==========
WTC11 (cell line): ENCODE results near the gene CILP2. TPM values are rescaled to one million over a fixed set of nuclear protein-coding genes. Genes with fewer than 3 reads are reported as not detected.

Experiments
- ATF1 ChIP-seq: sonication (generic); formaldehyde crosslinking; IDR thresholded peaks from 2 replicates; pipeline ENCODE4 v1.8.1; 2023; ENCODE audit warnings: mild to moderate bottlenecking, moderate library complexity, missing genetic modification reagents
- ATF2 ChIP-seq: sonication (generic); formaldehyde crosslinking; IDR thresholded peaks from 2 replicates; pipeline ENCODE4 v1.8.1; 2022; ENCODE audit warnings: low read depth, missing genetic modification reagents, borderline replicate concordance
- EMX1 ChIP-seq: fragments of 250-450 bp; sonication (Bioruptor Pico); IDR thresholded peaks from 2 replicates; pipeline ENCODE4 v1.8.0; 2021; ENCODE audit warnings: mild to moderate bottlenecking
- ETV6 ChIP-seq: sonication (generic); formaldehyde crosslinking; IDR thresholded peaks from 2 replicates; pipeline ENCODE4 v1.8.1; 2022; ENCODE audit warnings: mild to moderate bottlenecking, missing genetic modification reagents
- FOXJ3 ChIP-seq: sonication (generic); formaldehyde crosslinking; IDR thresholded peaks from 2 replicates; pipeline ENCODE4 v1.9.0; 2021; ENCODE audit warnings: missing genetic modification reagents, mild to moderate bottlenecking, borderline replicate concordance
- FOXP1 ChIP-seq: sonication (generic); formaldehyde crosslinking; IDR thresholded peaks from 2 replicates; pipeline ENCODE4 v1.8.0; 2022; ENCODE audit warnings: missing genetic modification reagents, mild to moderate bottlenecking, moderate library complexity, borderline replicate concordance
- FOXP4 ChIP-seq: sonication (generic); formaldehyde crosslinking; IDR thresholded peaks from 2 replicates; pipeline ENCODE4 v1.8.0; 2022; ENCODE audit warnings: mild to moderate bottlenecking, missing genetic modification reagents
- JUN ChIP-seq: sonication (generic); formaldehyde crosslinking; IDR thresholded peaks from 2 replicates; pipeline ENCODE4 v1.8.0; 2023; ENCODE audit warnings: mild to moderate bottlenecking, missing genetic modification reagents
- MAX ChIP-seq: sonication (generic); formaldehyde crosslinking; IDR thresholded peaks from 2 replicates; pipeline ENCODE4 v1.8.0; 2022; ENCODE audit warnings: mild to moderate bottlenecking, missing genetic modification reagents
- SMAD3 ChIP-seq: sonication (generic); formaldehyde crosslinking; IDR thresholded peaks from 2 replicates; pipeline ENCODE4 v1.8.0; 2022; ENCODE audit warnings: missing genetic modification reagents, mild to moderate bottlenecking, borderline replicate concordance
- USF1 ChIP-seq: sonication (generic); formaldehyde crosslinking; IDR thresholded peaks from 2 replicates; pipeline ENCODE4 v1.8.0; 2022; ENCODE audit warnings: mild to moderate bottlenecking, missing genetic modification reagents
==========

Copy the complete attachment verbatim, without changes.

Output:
WTC11 (cell line): ENCODE results near the gene CILP2. TPM values are rescaled to one million over a fixed set of nuclear protein-coding genes. Genes with fewer than 3 reads are reported as not detected.

Experiments
- ATF1 ChIP-seq: sonication (generic); formaldehyde crosslinking; IDR thresholded peaks from 2 replicates; pipeline ENCODE4 v1.8.1; 2023; ENCODE audit warnings: mild to moderate bottlenecking, moderate library complexity, missing genetic modification reagents
- ATF2 ChIP-seq: sonication (generic); formaldehyde crosslinking; IDR thresholded peaks from 2 replicates; pipeline ENCODE4 v1.8.1; 2022; ENCODE audit warnings: low read depth, missing genetic modification reagents, borderline replicate concordance
- EMX1 ChIP-seq: fragments of 250-450 bp; sonication (Bioruptor Pico); IDR thresholded peaks from 2 replicates; pipeline ENCODE4 v1.8.0; 2021; ENCODE audit warnings: mild to moderate bottlenecking
- ETV6 ChIP-seq: sonication (generic); formaldehyde crosslinking; IDR thresholded peaks from 2 replicates; pipeline ENCODE4 v1.8.1; 2022; ENCODE audit warnings: mild to moderate bottlenecking, missing genetic modification reagents
- FOXJ3 ChIP-seq: sonication (generic); formaldehyde crosslinking; IDR thresholded peaks from 2 replicates; pipeline ENCODE4 v1.9.0; 2021; ENCODE audit warnings: missing genetic modification reagents, mild to moderate bottlenecking, borderline replicate concordance
- FOXP1 ChIP-seq: sonication (generic); formaldehyde crosslinking; IDR thresholded peaks from 2 replicates; pipeline ENCODE4 v1.8.0; 2022; ENCODE audit warnings: missing genetic modification reagents, mild to moderate bottlenecking, moderate library complexity, borderline replicate concordance
- FOXP4 ChIP-seq: sonication (generic); formaldehyde crosslinking; IDR thresholded peaks from 2 replicates; pipeline ENCODE4 v1.8.0; 2022; ENCODE audit warnings: mild to moderate bottlenecking, missing genetic modification reagents
- JUN ChIP-seq: sonication (generic); formaldehyde crosslinking; IDR thresholded peaks from 2 replicates; pipeline ENCODE4 v1.8.0; 2023; ENCODE audit warnings: mild to moderate bottlenecking, missing genetic modification reagents
- MAX ChIP-seq: sonication (generic); formaldehyde crosslinking; IDR thresholded peaks from 2 replicates; pipeline ENCODE4 v1.8.0; 2022; ENCODE audit warnings: mild to moderate bottlenecking, missing genetic modification reagents
- SMAD3 ChIP-seq: sonication (generic); formaldehyde crosslinking; IDR thresholded peaks from 2 replicates; pipeline ENCODE4 v1.8.0; 2022; ENCODE audit warnings: missing genetic modification reagents, mild to moderate bottlenecking, borderline replicate concordance
- USF1 ChIP-seq: sonication (generic); formaldehyde crosslinking; IDR thresholded peaks from 2 replicates; pipeline ENCODE4 v1.8.0; 2022; ENCODE audit warnings: mild to moderate bottlenecking, missing genetic modification reagents